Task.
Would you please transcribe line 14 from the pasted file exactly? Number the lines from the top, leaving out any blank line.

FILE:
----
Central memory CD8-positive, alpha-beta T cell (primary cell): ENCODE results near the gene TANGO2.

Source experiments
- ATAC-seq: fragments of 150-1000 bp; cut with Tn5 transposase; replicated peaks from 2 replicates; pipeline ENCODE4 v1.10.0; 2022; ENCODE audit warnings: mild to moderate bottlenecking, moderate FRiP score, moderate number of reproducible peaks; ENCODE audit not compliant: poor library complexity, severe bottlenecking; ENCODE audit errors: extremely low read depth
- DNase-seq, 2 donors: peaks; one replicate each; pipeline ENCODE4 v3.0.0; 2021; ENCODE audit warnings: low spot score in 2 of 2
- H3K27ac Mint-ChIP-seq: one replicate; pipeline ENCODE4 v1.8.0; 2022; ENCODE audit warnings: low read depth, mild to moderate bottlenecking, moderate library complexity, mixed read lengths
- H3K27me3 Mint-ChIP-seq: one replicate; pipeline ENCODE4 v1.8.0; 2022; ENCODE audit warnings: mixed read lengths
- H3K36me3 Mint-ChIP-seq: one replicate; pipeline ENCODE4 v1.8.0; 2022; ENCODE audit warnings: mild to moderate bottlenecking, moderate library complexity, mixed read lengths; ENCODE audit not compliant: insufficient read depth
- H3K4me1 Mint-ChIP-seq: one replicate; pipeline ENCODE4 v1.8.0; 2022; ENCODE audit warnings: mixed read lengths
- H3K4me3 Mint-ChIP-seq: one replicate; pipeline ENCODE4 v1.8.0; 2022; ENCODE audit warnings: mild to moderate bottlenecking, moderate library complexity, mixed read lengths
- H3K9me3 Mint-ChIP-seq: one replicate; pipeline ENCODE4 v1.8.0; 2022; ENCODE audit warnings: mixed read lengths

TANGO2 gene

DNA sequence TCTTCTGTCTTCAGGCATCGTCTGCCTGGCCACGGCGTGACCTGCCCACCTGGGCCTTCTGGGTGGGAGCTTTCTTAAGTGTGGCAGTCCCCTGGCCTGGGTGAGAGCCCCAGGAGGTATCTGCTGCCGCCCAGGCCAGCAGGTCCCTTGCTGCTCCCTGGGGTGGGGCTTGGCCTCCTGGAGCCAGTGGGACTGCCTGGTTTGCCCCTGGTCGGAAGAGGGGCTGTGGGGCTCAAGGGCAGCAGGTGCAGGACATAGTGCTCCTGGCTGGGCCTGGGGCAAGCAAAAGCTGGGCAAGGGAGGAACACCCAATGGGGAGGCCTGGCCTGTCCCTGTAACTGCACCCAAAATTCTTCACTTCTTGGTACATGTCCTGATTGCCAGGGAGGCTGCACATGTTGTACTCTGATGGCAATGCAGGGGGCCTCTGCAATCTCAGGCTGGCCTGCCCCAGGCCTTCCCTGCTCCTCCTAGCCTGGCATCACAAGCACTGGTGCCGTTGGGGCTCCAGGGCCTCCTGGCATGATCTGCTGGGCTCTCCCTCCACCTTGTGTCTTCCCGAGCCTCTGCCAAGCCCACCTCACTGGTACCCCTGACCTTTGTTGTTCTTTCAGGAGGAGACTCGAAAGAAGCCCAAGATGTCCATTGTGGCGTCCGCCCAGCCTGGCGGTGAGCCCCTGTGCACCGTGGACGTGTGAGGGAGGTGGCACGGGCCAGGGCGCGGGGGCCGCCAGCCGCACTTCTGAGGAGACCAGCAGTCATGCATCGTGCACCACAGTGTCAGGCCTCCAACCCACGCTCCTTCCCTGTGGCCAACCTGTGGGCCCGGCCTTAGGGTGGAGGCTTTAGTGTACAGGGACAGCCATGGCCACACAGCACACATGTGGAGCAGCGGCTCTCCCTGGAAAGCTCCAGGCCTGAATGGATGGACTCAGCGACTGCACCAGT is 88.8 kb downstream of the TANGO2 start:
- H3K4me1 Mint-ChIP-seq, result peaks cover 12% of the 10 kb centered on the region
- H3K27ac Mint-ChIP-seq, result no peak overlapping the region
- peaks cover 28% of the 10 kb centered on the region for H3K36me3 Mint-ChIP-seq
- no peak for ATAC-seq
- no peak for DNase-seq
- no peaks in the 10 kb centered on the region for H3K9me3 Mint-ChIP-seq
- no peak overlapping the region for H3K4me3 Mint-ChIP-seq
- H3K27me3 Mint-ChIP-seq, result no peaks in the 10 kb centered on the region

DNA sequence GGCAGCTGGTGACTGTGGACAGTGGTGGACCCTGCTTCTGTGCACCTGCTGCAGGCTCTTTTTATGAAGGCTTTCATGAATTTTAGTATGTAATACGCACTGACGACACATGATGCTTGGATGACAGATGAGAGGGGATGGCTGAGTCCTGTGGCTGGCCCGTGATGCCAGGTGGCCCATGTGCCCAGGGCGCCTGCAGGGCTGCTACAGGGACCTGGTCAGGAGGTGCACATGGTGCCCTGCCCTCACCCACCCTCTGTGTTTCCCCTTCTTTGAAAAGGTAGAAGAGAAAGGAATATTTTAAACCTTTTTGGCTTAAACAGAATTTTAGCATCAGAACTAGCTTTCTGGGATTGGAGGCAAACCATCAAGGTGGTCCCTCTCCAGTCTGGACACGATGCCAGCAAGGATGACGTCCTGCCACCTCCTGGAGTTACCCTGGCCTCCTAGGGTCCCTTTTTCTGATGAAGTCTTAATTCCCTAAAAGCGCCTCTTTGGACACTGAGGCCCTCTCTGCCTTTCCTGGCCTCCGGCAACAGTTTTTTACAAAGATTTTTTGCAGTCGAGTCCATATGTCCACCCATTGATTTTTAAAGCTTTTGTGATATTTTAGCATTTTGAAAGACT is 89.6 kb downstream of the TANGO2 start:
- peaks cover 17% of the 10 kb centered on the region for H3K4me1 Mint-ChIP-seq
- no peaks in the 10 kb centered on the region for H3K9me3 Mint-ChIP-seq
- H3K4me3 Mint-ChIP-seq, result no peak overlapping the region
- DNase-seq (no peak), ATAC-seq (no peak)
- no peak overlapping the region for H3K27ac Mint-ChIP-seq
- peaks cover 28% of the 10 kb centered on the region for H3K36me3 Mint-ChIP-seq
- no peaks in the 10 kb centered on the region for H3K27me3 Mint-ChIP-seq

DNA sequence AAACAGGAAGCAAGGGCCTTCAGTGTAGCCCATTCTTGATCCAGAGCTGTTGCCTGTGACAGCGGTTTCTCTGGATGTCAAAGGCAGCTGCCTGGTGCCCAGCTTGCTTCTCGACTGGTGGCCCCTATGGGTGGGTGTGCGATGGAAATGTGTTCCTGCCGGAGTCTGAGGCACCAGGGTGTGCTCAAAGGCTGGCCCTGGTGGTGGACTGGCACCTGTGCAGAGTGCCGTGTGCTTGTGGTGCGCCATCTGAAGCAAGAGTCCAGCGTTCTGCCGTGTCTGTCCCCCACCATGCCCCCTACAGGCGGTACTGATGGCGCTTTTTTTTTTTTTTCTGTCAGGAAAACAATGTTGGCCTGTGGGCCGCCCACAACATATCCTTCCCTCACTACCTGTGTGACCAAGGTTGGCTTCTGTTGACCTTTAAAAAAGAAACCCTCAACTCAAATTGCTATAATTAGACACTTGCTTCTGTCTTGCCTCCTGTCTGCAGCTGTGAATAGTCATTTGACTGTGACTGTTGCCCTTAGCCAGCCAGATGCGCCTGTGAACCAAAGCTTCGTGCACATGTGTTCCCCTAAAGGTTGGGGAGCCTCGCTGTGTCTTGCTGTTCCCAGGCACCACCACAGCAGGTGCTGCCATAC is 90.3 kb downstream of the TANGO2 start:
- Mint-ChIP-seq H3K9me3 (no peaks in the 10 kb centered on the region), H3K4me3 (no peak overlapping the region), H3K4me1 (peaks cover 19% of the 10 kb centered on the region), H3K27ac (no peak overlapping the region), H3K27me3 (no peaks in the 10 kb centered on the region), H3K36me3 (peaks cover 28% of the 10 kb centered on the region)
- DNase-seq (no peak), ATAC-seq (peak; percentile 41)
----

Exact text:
- H3K27ac Mint-ChIP-seq, result no peak overlapping the region